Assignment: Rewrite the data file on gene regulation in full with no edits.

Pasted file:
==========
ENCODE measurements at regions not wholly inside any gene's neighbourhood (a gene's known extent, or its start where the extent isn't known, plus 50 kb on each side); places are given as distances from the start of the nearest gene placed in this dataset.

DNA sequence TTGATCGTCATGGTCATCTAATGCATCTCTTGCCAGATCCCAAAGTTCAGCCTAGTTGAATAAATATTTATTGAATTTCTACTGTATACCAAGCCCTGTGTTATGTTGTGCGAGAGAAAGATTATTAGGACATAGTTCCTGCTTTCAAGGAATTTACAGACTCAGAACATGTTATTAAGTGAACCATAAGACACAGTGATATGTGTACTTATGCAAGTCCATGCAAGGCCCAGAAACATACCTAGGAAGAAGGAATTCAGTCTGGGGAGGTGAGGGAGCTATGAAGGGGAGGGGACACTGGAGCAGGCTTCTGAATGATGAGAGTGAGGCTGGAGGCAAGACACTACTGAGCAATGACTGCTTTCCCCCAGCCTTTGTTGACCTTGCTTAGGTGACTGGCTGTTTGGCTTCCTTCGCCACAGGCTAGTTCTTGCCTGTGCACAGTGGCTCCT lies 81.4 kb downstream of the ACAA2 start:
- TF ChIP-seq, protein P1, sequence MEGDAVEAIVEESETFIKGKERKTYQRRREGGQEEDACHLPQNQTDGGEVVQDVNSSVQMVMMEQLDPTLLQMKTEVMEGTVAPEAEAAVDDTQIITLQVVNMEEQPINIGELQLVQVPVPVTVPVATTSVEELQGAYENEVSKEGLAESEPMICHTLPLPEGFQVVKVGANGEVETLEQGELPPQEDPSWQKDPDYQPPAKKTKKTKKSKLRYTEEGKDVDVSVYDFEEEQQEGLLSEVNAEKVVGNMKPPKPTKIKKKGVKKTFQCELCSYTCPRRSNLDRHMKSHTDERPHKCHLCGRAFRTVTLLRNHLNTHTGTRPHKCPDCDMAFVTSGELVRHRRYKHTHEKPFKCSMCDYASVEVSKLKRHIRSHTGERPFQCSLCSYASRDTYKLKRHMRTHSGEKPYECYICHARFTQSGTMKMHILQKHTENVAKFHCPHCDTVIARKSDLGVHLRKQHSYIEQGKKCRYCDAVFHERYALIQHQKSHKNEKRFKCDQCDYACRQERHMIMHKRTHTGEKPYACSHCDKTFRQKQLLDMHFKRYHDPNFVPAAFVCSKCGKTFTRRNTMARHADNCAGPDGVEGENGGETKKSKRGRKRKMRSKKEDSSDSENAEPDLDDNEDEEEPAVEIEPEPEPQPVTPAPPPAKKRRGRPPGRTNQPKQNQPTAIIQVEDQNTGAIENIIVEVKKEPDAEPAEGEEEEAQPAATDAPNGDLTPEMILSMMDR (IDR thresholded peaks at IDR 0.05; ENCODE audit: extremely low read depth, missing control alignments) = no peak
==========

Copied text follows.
ENCODE measurements at regions not wholly inside any gene's neighbourhood (a gene's known extent, or its start where the extent isn't known, plus 50 kb on each side); places are given as distances from the start of the nearest gene placed in this dataset.

DNA sequence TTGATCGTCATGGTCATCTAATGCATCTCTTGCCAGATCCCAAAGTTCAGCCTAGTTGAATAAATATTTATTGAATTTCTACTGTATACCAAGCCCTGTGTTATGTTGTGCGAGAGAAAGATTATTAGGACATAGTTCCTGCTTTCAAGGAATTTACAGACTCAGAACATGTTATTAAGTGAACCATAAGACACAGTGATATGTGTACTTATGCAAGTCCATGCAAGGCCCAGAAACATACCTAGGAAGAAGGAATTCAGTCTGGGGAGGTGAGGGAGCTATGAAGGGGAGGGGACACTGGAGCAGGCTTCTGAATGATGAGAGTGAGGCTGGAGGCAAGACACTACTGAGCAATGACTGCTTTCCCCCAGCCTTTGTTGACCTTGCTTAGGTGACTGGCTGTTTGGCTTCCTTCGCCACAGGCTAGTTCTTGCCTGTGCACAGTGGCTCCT lies 81.4 kb downstream of the ACAA2 start:
- TF ChIP-seq, protein P1, sequence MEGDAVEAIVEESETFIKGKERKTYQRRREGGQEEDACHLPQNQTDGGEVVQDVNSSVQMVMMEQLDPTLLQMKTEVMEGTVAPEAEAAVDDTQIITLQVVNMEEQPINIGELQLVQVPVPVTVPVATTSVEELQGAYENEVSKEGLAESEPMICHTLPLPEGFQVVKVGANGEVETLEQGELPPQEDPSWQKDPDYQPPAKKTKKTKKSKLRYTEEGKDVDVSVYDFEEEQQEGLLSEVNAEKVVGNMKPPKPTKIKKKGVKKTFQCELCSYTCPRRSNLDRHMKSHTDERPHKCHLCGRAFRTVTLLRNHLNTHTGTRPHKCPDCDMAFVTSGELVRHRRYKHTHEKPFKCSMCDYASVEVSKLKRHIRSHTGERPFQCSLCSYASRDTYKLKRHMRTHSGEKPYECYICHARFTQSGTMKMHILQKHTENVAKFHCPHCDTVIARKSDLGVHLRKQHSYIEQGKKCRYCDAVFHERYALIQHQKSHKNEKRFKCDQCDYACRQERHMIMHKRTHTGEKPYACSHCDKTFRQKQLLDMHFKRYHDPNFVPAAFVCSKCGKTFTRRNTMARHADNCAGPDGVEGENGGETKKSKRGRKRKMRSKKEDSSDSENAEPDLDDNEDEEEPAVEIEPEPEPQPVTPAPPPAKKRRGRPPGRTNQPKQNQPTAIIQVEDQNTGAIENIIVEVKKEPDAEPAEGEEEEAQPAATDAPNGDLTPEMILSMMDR (IDR thresholded peaks at IDR 0.05; ENCODE audit: extremely low read depth, missing control alignments) = no peak